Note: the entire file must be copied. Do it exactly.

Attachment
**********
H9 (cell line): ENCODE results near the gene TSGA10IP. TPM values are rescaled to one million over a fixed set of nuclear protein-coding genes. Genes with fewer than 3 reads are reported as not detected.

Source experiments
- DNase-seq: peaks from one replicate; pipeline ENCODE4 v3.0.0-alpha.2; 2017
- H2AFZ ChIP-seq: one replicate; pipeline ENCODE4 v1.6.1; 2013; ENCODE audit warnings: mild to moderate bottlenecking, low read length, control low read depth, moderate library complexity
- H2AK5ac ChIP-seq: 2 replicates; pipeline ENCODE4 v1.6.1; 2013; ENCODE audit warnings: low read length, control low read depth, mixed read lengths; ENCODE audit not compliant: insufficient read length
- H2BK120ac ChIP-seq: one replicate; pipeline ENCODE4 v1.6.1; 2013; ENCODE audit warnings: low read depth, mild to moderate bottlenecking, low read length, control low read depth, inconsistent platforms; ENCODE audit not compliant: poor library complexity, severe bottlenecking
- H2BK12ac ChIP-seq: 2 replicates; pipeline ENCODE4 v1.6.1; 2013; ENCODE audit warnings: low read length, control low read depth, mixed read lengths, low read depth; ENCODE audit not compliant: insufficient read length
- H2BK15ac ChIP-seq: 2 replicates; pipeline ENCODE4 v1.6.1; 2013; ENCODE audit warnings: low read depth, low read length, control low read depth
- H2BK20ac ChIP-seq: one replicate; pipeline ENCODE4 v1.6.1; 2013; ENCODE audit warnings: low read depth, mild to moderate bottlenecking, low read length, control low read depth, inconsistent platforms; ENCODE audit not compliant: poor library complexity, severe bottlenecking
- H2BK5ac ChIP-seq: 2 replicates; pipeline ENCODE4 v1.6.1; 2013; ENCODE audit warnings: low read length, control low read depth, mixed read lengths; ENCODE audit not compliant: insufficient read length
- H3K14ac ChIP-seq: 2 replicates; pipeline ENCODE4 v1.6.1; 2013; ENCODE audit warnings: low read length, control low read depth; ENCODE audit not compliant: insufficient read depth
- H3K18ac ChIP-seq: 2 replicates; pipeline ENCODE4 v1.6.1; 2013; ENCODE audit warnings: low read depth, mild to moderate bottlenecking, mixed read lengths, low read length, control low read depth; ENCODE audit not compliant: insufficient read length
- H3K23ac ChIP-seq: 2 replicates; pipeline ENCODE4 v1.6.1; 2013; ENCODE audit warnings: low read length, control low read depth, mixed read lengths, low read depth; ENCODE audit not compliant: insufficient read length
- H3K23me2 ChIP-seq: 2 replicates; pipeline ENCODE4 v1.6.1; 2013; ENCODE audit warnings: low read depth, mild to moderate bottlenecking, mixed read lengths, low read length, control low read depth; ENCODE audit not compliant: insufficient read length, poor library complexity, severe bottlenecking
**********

H9 (cell line): ENCODE results near the gene TSGA10IP. TPM values are rescaled to one million over a fixed set of nuclear protein-coding genes. Genes with fewer than 3 reads are reported as not detected.

Source experiments
- DNase-seq: peaks from one replicate; pipeline ENCODE4 v3.0.0-alpha.2; 2017
- H2AFZ ChIP-seq: one replicate; pipeline ENCODE4 v1.6.1; 2013; ENCODE audit warnings: mild to moderate bottlenecking, low read length, control low read depth, moderate library complexity
- H2AK5ac ChIP-seq: 2 replicates; pipeline ENCODE4 v1.6.1; 2013; ENCODE audit warnings: low read length, control low read depth, mixed read lengths; ENCODE audit not compliant: insufficient read length
- H2BK120ac ChIP-seq: one replicate; pipeline ENCODE4 v1.6.1; 2013; ENCODE audit warnings: low read depth, mild to moderate bottlenecking, low read length, control low read depth, inconsistent platforms; ENCODE audit not compliant: poor library complexity, severe bottlenecking
- H2BK12ac ChIP-seq: 2 replicates; pipeline ENCODE4 v1.6.1; 2013; ENCODE audit warnings: low read length, control low read depth, mixed read lengths, low read depth; ENCODE audit not compliant: insufficient read length
- H2BK15ac ChIP-seq: 2 replicates; pipeline ENCODE4 v1.6.1; 2013; ENCODE audit warnings: low read depth, low read length, control low read depth
- H2BK20ac ChIP-seq: one replicate; pipeline ENCODE4 v1.6.1; 2013; ENCODE audit warnings: low read depth, mild to moderate bottlenecking, low read length, control low read depth, inconsistent platforms; ENCODE audit not compliant: poor library complexity, severe bottlenecking
- H2BK5ac ChIP-seq: 2 replicates; pipeline ENCODE4 v1.6.1; 2013; ENCODE audit warnings: low read length, control low read depth, mixed read lengths; ENCODE audit not compliant: insufficient read length
- H3K14ac ChIP-seq: 2 replicates; pipeline ENCODE4 v1.6.1; 2013; ENCODE audit warnings: low read length, control low read depth; ENCODE audit not compliant: insufficient read depth
- H3K18ac ChIP-seq: 2 replicates; pipeline ENCODE4 v1.6.1; 2013; ENCODE audit warnings: low read depth, mild to moderate bottlenecking, mixed read lengths, low read length, control low read depth; ENCODE audit not compliant: insufficient read length
- H3K23ac ChIP-seq: 2 replicates; pipeline ENCODE4 v1.6.1; 2013; ENCODE audit warnings: low read length, control low read depth, mixed read lengths, low read depth; ENCODE audit not compliant: insufficient read length
- H3K23me2 ChIP-seq: 2 replicates; pipeline ENCODE4 v1.6.1; 2013; ENCODE audit warnings: low read depth, mild to moderate bottlenecking, mixed read lengths, low read length, control low read depth; ENCODE audit not compliant: insufficient read length, poor library complexity, severe bottlenecking